Leadership and Governance
Gwendolyn Puryear Keita, PhD
Board for the Advancement of Psychology in the Public Interest (BAPPI)
The Board for the Advancement of Psychology in the Public Interest (BAPPI) shall consist of not fewer than 10 members elected for three year terms. Nine of the members must be members of the American Psychological Association. The tenth member shall be a public member appointed by BAPPI for up to a three year term. The mission of the Board shall be to encourage the generation and application of psychological knowledge on issues important to human well being. It shall have general concern for those aspects of psychology that involve solutions to the fundamental problems of human justice and that promote equitable and just treatment of all segments of society.
BAPPI shall encourage the utilization and dissemination of psychological knowledge to advance equal opportunity and to foster empowerment of those who do not share equitably in society's resources.
The Board shall be concerned with increasing scientific understanding and training in regard to those aspects that pertain to, but are not limited to culture, class, race/ethnicity, gender, sexual orientation, age and disability.
The Board shall support improving educational and training opportunities for all persons in psychology and continue the promotion of culturally sensitive models for the delivery of psychological services.
The Board shall be sensitive to the entire range of APA activities as they pertain to the mission of this Board and make recommendations regarding ethically and socially responsible actions by APA when appropriate.
The composition of the Board shall reflect diversity in terms of ethnic minorities, gender, sexual orientation, disabilities and religion, as well as the range of interests characteristic of psychology in all its aspects. APA Bylaws, Article XI, 12.
Words from Allen M. Omoto, PhD (2013 Chair)
The roots of my public interest commitment likely lie in the fact that I grew up as a bit of an outsider. I was the only Japanese-American kid in my class, and I also grappled with same-sex attractions, eventually identifying as a gay man. My father’s family was interned during World War II; their “crime” was being of Japanese descent and living in the western U.S. My father talked about these experiences, and through his framing of them, I developed a practical and symbolic understanding of justice and an appreciation for how easily it can be lost or abridged.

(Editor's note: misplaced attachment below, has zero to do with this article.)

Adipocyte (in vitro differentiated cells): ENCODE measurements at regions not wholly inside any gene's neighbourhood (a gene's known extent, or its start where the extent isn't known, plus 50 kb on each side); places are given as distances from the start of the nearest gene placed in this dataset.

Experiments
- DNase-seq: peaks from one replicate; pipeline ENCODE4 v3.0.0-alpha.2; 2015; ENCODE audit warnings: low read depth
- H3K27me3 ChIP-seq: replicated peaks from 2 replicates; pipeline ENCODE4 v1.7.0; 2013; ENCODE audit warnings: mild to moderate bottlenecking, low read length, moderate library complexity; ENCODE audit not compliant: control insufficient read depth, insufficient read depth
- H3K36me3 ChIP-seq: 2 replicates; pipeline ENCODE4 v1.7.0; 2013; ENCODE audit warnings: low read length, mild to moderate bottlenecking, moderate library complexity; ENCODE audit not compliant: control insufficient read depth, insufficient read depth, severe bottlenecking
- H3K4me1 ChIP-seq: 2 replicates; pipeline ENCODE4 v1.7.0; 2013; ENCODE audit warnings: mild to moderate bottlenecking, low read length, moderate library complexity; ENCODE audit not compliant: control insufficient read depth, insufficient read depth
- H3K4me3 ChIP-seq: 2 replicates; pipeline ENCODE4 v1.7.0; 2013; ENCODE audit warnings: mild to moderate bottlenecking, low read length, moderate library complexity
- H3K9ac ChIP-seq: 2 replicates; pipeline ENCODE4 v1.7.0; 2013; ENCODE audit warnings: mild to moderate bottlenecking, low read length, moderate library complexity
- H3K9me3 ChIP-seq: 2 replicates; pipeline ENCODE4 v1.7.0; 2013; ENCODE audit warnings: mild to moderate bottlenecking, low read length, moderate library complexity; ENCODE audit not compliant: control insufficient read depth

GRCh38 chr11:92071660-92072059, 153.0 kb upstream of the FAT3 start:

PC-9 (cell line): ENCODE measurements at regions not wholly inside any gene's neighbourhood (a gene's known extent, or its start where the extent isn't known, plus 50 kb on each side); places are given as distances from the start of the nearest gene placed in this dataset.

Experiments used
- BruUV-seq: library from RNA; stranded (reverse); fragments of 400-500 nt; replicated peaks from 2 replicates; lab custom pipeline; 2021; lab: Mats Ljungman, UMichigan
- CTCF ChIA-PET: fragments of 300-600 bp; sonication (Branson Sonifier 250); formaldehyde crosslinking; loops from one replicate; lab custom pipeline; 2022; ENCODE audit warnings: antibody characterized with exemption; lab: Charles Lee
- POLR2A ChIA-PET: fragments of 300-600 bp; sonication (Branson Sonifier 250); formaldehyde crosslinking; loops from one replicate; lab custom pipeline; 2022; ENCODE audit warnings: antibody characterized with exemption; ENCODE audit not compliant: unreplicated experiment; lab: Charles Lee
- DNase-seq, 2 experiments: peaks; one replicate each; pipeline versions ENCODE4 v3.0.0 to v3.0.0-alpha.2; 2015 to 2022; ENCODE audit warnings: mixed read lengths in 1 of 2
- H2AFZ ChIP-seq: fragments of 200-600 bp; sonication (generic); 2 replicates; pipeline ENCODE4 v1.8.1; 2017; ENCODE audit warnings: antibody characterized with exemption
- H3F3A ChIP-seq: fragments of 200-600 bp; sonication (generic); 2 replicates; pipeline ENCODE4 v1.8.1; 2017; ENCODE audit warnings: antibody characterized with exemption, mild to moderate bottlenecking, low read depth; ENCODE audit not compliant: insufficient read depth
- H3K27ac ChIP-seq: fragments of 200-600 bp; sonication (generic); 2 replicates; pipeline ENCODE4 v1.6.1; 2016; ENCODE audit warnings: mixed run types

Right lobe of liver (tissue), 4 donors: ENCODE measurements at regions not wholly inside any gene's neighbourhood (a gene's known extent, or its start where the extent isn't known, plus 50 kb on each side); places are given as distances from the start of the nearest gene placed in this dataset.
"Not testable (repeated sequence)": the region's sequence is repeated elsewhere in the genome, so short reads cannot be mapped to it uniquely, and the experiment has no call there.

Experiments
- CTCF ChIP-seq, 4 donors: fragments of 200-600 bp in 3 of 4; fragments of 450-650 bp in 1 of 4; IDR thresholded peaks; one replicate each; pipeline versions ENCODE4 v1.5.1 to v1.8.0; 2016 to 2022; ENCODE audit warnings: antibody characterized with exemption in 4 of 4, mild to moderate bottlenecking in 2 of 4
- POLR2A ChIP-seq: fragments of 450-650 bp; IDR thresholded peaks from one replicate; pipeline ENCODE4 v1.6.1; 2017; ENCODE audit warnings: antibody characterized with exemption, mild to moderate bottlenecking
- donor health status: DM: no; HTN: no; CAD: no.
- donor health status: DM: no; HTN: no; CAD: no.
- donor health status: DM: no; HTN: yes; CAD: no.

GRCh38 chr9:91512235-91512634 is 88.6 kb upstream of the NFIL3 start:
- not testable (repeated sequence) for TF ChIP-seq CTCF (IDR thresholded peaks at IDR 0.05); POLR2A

Like many people, I gravitated toward psychology because I wanted to make a difference. In college, I worked with individuals with mental illnesses, people with disabilities, and children. I very much wanted to help, but I also was fascinated by scientific methodology and the rigorous and creative study of human behavior. Ultimately, I opted to pursue graduate study in social psychology and my scientific training serves as an important guide for my public interest work.
In my first academic position, I involved myself in many activities that were questionable from an academic career standpoint, but that fulfilled me personally and heightened my public interest commitment. I worked with community members in conducting a needs analysis and in founding and administering an AIDS service organization. This frontline experience with community organizing and delivering support and educational services, especially for vulnerable and stigmatized populations, led me to pursue policy experience at a broader level. Specifically, I spent a year working as a legislative aide in the U.S. House of Representatives as APA’s inaugural William A. Bailey AIDS Policy Congressional Fellow. This experience widened my perspective on the roles of psychology in public life and also pushed my research and training interests further toward social issues and direct and practical concerns.
My involvement in APA governance is a natural extension of these experiences. I am committed to principles of social justice and inclusion, but especially to more strongly connecting psychological science and social policies. In my view, psychological knowledge and perspectives need to be more fully utilized in policy formulation and evaluation. As BAPPI chair, I look forward to working with APA staff and members to explore and better exploit opportunities for psychologists to make a difference.
Allen M. Omoto, PhD, Chair (2013)
Douglas McDonald, PhD (2011-2013)
Luis A. Vargas, PhD (2011-2013)
Toni Antonucci, PhD (2012-2014)
Meg Bond, PhD (2012-2014)
Priscilla Dass-Brailsford, EdD (2012-2014)
Claire Guthrie Gastañaga, Public Member (2012-2014)
M. Dolores Cimini, PhD (2013-2015)
Linda M. Forrest, PhD (2013-2015)
William D. Parham, PhD (2013-2015)
Board of Directors Liaisons
- Nadine Joy Kaslow, PhD
- Jennifer Kelly, PhD
Donnie Graham (email)
Sue Houston (email)